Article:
The iterative filter portion of this routine attaches relatively little weight to each individual input. Hence, isolated erroneous inputs are averaged out so as to have little effect on the accuracy of the cumulative average signal provided by the filter routine. Referring to FIG. 9, the filter function is performed by Block 350. It will be recalled that SENINP is the hexadecimal representation of the temperature range for the sensed utensil temperature determined in the hereinbefore described TEMP INPUT routine. One-sixteenth of the new SENINP input is added to 15/16 of the filter output variable designated SUM 1 from the previous pass through this routine. The resultant sum becomes the new value for the filter output variable SUM 1.
A new temperature input signal SENINP is processed by the filter portion of this routine to generate a new SUM 1, during each pass through the control routine, i.e. once every 133 milliseconds corresponding to 8 cycles of the 60 Hz power signal. However, to minimize the effects of radiant energy for heating element 12 on sensor 50, the sensed utensil temperature signal which is input to the power control portion of the control program is only updated during selected portions of the 4.4 second duty cycle control period.
A counter designated the ZCM counter operates as a 32 count ring counter, counting from 0-31 and resetting to 0. In the duty cycle control implemented in the Power Out routine hereinafter described, for duty cycles less than 100% the heating element is energized during the first part of the control period when the ZCM count is relatively low and de-energzed while the ZCM count is relatively high. Since, except when operating at the 100% power level, the heating element is always de-energized for count 31, radiant energy effects on the sensor are minimum at ZCM count 31. Thus, radiation effects are minimized by updating SENOUT, the temperature signal utilized in implementation of the Power Control routine only at count 31. It is desirable, however, to have at least two updates of SENOUT during each 4.4 second control period, to limit oscillations between inputs. Hence, SENOUT is also updated at the midpoint of the control period, i.e. at count 16. There is potentially more error due to radiation effects for this measurement; however, the heating element is de-energized at this point for the twelve lower power levels. Hence, the effects of radiation even on this measurement are minimum except at the highest 4 power levels.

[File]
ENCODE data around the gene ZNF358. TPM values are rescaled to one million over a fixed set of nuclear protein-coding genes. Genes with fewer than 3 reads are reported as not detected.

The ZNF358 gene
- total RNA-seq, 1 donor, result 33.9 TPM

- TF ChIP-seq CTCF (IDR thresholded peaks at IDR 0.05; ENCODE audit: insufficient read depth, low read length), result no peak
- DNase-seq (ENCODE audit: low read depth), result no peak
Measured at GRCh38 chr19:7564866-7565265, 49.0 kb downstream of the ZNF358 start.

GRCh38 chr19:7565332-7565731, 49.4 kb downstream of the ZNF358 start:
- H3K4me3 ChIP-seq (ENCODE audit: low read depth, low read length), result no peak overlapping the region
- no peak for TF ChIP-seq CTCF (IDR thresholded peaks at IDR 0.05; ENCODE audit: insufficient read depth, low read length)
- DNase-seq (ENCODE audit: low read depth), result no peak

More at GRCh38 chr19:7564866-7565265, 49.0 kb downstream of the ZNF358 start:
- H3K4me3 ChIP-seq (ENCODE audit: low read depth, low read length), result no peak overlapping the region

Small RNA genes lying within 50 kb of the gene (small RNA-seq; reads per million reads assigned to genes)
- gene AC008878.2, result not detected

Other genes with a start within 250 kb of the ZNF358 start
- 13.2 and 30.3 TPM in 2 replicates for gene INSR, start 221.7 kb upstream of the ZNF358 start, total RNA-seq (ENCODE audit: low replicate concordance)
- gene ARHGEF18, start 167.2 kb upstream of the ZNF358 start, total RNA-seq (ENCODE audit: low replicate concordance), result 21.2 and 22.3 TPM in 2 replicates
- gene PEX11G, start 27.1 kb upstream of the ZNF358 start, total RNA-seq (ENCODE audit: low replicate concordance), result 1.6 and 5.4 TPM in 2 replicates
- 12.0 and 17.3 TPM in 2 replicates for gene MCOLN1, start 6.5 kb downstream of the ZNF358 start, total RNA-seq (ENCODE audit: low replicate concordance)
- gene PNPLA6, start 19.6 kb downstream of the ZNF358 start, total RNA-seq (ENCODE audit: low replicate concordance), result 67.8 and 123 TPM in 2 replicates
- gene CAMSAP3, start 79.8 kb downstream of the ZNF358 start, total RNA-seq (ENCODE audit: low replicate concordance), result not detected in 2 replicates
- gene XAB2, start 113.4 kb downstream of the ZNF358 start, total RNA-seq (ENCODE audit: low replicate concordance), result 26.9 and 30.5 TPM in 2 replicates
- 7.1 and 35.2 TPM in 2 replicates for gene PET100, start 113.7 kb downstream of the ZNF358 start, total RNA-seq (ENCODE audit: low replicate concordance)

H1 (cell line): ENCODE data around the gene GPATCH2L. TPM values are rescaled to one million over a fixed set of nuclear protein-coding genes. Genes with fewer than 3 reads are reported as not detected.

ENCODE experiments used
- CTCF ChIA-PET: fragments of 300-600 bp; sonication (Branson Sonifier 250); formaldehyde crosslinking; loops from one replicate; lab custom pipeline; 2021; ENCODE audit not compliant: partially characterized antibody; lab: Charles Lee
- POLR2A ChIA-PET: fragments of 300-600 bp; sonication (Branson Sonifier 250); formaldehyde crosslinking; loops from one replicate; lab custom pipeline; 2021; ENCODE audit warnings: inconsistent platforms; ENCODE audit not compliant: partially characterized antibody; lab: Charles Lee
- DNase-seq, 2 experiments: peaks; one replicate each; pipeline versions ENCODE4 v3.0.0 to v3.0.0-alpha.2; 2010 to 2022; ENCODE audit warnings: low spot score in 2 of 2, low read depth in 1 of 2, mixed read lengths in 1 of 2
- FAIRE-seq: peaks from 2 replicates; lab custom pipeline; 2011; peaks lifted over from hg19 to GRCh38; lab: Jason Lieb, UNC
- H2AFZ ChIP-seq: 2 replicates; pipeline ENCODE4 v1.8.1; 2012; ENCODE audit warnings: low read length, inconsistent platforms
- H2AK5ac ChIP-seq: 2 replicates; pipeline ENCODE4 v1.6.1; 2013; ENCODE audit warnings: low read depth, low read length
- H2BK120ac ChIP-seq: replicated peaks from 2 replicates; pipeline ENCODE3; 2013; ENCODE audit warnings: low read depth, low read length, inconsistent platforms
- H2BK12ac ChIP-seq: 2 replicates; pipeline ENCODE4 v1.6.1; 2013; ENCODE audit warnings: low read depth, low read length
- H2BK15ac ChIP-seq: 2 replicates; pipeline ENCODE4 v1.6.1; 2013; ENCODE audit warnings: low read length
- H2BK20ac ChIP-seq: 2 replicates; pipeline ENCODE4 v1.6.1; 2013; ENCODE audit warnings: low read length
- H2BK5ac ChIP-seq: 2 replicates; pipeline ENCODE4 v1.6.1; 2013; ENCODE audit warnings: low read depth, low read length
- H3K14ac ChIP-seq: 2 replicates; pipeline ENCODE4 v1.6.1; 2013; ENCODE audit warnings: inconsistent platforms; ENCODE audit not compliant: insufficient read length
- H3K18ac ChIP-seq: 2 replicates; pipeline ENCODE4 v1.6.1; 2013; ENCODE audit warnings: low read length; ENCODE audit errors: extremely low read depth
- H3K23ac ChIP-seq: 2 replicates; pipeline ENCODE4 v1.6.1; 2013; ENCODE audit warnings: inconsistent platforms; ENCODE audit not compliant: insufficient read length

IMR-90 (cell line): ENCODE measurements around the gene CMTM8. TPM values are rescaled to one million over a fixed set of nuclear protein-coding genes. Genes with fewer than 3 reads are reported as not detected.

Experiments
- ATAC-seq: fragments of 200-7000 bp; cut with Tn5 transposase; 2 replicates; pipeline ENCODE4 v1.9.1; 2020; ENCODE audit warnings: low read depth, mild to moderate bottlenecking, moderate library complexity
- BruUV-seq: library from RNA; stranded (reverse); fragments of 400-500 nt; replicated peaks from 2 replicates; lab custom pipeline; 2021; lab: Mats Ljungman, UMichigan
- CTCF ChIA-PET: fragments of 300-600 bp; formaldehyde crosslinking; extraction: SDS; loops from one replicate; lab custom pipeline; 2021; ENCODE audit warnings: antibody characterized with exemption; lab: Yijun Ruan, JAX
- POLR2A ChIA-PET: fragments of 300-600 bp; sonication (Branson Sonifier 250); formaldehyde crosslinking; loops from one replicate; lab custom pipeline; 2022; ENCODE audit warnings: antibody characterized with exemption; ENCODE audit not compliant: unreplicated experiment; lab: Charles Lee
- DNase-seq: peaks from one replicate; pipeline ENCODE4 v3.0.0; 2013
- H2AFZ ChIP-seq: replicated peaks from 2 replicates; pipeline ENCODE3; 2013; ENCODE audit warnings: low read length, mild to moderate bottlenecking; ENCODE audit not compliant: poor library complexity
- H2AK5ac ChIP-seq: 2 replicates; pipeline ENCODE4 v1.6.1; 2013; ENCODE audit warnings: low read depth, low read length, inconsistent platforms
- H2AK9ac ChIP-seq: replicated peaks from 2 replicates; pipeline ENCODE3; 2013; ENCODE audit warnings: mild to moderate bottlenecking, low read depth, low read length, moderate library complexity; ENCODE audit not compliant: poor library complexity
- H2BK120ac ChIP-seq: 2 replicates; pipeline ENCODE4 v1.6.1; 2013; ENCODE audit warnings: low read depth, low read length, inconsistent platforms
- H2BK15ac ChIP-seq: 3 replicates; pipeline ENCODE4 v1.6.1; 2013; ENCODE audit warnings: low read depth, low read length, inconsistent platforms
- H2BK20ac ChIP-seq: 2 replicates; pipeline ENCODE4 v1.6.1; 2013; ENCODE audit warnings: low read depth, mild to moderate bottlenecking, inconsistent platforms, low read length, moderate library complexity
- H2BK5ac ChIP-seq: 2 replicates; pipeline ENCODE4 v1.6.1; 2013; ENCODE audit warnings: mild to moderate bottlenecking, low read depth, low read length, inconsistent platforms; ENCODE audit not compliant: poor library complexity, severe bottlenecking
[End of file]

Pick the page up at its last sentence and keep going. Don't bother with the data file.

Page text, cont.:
When the heating element is operated at 100% duty cycle, the radiation effects are the same at all counts; hence, for maximum accuracy SENOUT is updated during each execution of the control program, i.e. every 133 milliseconds.
Referring again to the flow diagram of FIG. 9, Inquiries 352 and 354 look for ZCM counts of 16 and 31, respectively. Upon the occurrence of either count, SENOUT is updated by the then current value of SUM 1 (Block 356). Otherwise, Inquiry 358 checks to determine if the power level presently being implemented is the 100% power level (M(KB)=15). If it is, SENOUT is updated by SUM 1 (Block 356) regardless of the count., if not, Block 356 is bypassed, and SENOUT is not updated during this pass. In this fashion for power levels lower than 15, SENOUT is updated only on counts 16 and 31, and when power level 15 is being implemented SENOUT is updated every count. Having updated and filtered the temp input, the program then executes the appropriate one of the Boil, Fry or Warm routines designated collectively Temp Control routines (Block 360), the details of which are described in U.S. Pat. No. 4,639,578. The program then branches (Block 362) to the Fault Detect routine (FIG. 10).
This routine performs the function of means responsive to the heater energy counter for detecting an abnormal operating condition for the temperature sensing means when the count of the heater energy counter is within its predetermined reference range and the sensed utensil temperature is outside the correlative reference temperature range.
A flag designated the FLTFLG flag is used in this routine to signify that an abnormal condition, either a short circuit or open circuit failure, has been detected. Once this flag is set it remains set. It is only reset during the next power up of the system. By this arrangement, once a fault has been detected, the diagnostic signal will continue to be generated and the unit will continue to be deenergized until power is removed from the system and it subsequently goes through the power up routine, such as would occur following service of the unit.